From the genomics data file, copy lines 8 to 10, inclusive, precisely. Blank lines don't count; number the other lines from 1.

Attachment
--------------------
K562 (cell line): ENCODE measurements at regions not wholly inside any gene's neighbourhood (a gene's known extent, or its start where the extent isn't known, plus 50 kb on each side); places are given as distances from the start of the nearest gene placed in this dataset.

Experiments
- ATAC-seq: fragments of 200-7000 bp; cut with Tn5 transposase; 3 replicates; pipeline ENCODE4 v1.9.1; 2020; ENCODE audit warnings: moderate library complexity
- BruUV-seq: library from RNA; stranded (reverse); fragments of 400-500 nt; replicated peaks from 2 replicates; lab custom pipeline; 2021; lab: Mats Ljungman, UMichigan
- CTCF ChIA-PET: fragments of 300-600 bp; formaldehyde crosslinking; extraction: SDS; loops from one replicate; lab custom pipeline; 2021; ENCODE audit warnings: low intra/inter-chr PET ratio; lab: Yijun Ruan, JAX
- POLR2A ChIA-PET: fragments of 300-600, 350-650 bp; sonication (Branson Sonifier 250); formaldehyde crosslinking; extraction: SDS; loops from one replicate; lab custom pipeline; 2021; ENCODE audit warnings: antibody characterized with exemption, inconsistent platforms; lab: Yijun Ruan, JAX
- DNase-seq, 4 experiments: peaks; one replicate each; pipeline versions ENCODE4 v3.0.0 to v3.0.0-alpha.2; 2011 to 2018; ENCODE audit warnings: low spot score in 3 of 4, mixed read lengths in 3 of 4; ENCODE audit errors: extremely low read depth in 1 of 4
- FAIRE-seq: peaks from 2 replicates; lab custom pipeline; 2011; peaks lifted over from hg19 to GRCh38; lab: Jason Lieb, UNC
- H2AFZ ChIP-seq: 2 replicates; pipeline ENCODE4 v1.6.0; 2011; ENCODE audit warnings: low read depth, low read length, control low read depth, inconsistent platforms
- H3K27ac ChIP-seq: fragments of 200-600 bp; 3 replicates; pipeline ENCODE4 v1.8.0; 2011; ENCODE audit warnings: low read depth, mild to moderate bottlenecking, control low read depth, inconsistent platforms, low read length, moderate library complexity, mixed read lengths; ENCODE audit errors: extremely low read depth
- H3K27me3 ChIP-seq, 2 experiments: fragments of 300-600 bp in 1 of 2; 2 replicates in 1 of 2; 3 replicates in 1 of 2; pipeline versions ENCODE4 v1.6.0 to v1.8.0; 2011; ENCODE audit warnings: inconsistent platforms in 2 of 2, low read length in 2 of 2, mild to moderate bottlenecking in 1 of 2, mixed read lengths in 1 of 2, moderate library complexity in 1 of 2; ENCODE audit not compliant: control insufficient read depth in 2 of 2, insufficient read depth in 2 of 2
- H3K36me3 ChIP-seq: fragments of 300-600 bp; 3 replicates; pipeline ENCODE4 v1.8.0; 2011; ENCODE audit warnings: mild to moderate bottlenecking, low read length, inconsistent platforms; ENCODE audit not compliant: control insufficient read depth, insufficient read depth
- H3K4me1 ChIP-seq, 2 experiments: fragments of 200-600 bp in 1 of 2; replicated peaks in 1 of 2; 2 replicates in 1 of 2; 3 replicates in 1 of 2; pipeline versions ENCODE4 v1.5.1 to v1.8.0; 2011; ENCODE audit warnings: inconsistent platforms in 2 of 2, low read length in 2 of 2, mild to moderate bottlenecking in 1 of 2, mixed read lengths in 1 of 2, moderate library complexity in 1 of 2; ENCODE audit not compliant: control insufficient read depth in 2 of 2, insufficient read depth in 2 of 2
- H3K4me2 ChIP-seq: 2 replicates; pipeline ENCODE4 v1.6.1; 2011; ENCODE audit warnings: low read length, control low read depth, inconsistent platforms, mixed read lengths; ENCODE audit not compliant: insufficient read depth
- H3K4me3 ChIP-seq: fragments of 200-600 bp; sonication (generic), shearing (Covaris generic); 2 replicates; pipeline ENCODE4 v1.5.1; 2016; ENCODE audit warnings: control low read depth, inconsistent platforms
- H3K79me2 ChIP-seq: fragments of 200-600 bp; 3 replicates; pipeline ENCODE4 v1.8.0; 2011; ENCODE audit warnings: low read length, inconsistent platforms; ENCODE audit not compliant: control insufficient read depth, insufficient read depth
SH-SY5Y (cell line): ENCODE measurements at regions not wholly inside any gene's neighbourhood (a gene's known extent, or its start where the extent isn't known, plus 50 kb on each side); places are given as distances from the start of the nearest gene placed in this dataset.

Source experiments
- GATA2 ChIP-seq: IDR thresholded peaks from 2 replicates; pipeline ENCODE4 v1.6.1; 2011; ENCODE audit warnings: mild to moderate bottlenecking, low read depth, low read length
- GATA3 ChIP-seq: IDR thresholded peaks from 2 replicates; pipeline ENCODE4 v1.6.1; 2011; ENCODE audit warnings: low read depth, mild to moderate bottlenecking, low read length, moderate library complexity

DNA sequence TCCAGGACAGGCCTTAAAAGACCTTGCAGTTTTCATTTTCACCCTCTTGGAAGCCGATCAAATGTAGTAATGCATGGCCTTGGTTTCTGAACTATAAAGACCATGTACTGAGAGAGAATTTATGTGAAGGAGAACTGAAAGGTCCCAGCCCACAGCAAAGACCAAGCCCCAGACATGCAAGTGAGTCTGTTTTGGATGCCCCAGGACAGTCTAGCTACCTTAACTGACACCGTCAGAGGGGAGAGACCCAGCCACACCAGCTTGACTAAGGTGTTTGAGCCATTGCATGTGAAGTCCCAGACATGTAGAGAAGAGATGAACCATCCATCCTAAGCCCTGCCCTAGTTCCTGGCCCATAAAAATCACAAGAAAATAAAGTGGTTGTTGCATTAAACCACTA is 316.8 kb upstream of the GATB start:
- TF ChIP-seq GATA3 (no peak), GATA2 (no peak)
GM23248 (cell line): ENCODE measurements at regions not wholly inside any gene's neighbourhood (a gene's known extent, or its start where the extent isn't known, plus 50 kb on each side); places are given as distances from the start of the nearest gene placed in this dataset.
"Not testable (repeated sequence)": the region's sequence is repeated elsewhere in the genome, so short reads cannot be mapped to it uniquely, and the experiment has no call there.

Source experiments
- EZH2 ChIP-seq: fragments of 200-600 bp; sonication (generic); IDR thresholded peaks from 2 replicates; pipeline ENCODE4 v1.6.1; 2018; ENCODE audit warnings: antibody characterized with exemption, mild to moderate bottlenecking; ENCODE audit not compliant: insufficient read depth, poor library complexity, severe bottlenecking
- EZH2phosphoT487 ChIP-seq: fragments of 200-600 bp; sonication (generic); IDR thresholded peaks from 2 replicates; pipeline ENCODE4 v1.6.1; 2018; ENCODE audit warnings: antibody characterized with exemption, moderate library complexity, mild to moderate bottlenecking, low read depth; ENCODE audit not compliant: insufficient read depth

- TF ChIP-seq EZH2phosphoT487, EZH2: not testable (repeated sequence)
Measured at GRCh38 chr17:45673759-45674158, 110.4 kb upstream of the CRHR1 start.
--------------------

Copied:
- FAIRE-seq: peaks from 2 replicates; lab custom pipeline; 2011; peaks lifted over from hg19 to GRCh38; lab: Jason Lieb, UNC
- H2AFZ ChIP-seq: 2 replicates; pipeline ENCODE4 v1.6.0; 2011; ENCODE audit warnings: low read depth, low read length, control low read depth, inconsistent platforms
- H3K27ac ChIP-seq: fragments of 200-600 bp; 3 replicates; pipeline ENCODE4 v1.8.0; 2011; ENCODE audit warnings: low read depth, mild to moderate bottlenecking, control low read depth, inconsistent platforms, low read length, moderate library complexity, mixed read lengths; ENCODE audit errors: extremely low read depth